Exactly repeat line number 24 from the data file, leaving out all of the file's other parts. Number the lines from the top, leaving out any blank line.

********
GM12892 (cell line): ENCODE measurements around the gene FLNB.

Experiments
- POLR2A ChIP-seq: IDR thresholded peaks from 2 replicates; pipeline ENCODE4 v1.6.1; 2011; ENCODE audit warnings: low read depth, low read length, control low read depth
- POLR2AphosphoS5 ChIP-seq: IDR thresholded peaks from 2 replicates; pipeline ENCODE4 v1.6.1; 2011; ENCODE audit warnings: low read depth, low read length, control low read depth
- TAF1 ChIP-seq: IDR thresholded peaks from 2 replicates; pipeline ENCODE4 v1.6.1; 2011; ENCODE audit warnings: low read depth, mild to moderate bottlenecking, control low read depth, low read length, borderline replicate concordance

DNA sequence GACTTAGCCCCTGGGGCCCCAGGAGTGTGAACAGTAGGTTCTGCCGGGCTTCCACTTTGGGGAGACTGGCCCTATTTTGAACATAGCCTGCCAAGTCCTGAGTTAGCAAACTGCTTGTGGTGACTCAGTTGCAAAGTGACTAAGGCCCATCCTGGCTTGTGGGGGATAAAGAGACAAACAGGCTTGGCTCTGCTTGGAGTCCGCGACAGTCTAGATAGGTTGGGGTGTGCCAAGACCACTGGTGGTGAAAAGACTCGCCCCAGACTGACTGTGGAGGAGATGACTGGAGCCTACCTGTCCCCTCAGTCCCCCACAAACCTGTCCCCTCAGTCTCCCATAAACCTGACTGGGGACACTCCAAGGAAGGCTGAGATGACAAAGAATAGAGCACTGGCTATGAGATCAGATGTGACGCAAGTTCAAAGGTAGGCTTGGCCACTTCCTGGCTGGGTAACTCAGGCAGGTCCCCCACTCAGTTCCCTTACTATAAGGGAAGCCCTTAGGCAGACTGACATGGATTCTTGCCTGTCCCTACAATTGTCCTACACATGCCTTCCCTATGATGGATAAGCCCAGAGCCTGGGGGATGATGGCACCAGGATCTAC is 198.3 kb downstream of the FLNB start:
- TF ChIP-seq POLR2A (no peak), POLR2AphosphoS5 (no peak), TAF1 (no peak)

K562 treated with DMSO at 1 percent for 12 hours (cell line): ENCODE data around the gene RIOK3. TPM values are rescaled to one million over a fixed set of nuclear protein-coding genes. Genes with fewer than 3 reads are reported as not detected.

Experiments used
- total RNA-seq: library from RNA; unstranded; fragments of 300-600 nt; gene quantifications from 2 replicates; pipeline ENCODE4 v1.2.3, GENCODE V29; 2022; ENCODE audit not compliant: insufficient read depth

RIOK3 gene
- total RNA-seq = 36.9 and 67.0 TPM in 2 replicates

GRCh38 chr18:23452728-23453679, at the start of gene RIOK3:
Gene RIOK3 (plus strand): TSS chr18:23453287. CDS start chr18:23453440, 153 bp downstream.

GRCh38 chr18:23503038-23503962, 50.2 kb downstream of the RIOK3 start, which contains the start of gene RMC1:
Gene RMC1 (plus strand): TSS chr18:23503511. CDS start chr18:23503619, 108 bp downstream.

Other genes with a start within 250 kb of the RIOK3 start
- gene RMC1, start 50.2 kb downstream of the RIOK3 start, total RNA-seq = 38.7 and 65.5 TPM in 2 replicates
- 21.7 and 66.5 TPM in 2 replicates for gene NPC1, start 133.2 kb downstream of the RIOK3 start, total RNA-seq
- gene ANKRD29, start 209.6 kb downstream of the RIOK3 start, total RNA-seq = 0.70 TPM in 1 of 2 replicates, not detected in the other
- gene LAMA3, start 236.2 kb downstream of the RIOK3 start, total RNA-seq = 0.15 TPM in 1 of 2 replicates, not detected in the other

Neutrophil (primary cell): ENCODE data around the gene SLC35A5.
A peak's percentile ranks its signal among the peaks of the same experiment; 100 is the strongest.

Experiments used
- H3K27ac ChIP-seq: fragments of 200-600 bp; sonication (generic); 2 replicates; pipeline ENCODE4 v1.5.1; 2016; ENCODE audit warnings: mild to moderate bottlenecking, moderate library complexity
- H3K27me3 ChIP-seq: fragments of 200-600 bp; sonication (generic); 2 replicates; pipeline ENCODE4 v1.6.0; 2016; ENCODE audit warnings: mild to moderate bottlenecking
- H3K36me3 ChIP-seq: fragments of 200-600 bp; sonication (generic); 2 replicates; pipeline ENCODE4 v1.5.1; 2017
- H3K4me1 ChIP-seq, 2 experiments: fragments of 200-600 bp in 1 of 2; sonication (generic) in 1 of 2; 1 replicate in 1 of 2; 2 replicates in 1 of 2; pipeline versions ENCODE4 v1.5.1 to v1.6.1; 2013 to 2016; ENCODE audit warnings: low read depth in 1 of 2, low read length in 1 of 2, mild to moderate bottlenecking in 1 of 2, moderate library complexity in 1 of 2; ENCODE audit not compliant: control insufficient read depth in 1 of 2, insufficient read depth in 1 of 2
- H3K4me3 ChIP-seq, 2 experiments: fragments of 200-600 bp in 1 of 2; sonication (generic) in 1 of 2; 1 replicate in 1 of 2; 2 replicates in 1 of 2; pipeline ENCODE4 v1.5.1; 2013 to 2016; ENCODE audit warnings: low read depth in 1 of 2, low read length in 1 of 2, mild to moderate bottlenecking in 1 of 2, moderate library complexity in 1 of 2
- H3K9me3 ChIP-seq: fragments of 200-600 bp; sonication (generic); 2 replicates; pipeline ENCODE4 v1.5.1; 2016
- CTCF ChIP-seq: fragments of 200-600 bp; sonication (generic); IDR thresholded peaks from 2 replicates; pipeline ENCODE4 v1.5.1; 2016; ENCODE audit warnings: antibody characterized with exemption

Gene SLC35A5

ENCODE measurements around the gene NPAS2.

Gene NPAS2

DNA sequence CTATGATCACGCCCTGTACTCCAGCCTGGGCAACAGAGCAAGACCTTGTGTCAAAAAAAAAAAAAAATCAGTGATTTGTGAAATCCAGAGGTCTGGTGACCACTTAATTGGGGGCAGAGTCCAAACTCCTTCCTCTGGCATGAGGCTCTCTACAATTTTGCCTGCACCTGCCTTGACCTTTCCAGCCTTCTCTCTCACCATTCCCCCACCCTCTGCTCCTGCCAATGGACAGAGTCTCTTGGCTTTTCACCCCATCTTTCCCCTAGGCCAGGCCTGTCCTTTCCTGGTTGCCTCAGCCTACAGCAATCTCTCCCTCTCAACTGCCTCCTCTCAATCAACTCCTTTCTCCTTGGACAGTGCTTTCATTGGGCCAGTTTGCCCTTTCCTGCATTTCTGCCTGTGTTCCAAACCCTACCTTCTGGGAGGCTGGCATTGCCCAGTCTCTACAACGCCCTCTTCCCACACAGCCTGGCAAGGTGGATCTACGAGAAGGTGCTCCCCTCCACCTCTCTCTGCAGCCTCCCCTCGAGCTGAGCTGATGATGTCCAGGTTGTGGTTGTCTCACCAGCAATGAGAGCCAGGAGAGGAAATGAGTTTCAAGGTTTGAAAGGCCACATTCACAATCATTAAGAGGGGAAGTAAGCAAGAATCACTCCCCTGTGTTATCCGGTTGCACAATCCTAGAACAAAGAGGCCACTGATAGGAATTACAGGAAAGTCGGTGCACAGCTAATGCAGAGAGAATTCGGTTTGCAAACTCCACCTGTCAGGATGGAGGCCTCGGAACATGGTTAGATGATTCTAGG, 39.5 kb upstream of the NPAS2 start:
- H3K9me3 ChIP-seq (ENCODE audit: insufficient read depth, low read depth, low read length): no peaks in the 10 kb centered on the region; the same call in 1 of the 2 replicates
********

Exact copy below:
Experiments used